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J Educ Eval Health Prof > Volume 17; 2020 > Article
Berrani, Abouqal, Izgua, and Huh: Moroccan residents’ perceptions of the hospital learning environment measured with the French version of the Postgraduate Hospital Educational Environment Measure

Abstract

Purpose

This study aimed to assess the educational environment of residents in Morocco and to compare residents’ perceptions depending on their specialty.

Methods

We applied the French version of the Postgraduate Hospital Educational Environment Measure (PHEEM) to measure the educational environment at 6 hospitals in Rabat from January to June 2017. The internal reliability of the questionnaire was assessed using Cronbach’s α coefficient. Principal component analysis was conducted to assess the construct validity of the 3 subscales of the PHEEM questionnaire. Analysis of variance was performed to compare the mean scores of the overall PHEEM, its subscales, and each item among the 6 specialties.

Results

Responses from 255 residents were included. The 40-item PHEEM questionnaire showed a high level of reliability, with a Cronbach’s α of 0.91. Principal component analysis of all 40 items suggested that 3 factors explained 48% of the variance, with better results for the teaching subscale. Moroccan residents perceived their educational environment as more positive than negative. There were significant differences in the overall and subscale scores among the 6 specialties.

Conclusion

The French version of the PHEEM was confirmed to be a valid and reliable instrument in Morocco. Moroccan residents perceived their educational environment as more positive than negative, but room for improvement remained, with challenges including the poor infrastructure, the suboptimal quality of supervision, and inadequate teaching and work regulations.

Introduction

In Morocco, physicians who graduate from medical schools enroll in residency programs that involve 3 to 5 years of training [1]. Thereafter, medical residents who complete residency training are certified as specialists. No previous studies in the literature have aimed to assess Moroccan residents’ perceptions of their educational environment. The clinical learning environment is an influential factor in work-based learning. This environment encompasses many important aspects, such as the quality of supervision, the quality of teachers, the facilities, and the atmosphere. Evaluation of the clinical learning environment may provide insights into the educational functioning of clinical departments. The Postgraduate Hospital Educational Environment Measure (PHEEM) is a 40-item inventory developed by Roff et al. [2] that covers a range of topics directly relevant to the educational climate of junior doctors; it has been reported to have high face validity both in the United Kingdom and in other international settings [3,4]. This inventory measures students’ perceptions of 3 domains (autonomy, teaching, and social support) during the hospital-based training period. The objectives of the present study were to assess the educational environment of residents in Morocco with the PHEEM and to compare perceptions of the educational environment among residents according to their specialty.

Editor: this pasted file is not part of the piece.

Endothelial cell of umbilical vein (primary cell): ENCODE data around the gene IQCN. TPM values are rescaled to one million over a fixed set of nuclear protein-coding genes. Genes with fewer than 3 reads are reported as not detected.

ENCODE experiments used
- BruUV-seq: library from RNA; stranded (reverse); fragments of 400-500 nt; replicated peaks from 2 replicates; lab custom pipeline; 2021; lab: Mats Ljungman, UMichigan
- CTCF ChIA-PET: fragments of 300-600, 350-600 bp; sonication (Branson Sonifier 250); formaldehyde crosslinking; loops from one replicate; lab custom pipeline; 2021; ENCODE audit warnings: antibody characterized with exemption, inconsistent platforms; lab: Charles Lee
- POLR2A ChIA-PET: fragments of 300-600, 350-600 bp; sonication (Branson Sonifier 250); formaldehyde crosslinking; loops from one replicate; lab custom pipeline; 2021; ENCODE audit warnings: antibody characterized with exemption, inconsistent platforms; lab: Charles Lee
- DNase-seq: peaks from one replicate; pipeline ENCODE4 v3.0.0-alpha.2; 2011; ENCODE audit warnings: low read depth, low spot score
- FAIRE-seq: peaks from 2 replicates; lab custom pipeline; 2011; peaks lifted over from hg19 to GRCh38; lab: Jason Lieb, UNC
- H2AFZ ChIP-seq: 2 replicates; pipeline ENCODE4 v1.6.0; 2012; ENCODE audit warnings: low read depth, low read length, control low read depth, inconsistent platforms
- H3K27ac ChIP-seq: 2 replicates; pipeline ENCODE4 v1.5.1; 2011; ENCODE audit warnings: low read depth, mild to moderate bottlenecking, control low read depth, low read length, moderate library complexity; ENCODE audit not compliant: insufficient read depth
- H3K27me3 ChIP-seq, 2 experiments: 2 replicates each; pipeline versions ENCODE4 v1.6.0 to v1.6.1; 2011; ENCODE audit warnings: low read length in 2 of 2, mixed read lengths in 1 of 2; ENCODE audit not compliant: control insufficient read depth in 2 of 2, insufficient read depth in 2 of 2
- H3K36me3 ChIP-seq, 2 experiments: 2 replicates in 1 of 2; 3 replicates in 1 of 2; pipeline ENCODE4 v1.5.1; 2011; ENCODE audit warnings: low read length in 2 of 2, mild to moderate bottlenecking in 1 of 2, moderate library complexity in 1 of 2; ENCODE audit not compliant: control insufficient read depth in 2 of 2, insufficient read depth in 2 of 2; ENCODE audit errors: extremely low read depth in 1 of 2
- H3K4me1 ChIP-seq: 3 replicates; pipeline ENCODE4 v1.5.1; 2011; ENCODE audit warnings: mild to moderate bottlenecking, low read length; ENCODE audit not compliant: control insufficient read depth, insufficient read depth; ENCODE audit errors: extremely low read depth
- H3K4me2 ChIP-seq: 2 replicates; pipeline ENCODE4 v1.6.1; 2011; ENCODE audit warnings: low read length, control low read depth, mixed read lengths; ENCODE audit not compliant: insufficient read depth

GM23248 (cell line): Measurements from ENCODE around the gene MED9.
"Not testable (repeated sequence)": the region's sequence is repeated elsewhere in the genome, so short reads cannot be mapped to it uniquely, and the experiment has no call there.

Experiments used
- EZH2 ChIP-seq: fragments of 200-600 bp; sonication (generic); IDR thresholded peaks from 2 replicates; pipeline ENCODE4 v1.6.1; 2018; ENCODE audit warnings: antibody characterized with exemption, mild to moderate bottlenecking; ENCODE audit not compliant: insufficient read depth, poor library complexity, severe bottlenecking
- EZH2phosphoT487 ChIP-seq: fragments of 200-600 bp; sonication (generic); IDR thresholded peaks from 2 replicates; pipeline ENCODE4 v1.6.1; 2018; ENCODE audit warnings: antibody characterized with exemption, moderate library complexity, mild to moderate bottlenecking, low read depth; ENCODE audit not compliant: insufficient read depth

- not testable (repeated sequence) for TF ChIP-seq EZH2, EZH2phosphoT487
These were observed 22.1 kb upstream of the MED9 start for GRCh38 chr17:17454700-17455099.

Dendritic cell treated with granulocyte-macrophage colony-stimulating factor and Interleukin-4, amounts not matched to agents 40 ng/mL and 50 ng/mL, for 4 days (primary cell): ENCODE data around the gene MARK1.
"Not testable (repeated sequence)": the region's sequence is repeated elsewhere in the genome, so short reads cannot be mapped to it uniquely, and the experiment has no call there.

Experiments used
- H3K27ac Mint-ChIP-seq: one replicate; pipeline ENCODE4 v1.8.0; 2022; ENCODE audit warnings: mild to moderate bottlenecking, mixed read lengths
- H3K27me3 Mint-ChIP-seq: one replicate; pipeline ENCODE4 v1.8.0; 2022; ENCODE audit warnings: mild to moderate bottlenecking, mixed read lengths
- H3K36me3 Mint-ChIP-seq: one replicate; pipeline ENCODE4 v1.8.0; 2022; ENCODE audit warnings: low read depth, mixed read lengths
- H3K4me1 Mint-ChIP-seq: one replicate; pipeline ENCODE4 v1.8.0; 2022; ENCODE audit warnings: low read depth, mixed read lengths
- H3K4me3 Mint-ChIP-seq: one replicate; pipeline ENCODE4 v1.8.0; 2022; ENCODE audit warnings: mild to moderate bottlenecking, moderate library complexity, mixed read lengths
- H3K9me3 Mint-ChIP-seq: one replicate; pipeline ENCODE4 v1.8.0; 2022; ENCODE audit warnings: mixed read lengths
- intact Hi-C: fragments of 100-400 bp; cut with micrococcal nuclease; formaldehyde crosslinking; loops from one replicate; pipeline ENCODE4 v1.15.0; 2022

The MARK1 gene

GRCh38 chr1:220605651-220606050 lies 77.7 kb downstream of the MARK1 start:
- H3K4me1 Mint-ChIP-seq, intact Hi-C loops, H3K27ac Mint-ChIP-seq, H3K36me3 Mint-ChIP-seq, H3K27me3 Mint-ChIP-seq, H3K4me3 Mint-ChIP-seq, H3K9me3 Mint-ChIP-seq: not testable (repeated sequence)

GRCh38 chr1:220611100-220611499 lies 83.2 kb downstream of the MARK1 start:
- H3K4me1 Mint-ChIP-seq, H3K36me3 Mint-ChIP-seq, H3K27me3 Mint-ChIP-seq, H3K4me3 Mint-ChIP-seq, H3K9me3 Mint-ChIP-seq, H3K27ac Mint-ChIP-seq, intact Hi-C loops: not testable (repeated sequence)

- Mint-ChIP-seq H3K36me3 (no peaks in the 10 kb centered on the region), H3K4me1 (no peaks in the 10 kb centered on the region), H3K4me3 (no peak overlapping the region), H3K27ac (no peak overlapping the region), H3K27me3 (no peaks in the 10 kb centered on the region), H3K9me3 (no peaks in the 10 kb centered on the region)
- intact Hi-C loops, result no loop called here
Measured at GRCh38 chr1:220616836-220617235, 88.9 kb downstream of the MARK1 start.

Methods

Ethics statement

The Rabat Ethics Committee for Biomedical Research, University Mohammed V, Faculty of Medicine (Rabat, Morocco) approved the protocol and consent procedure (IORG0006594). Written informed consent was obtained from the residents who participated.

Study design

This was a cross-sectional survey study, in which the measurement tool was the French version of the PHEEM.

Participants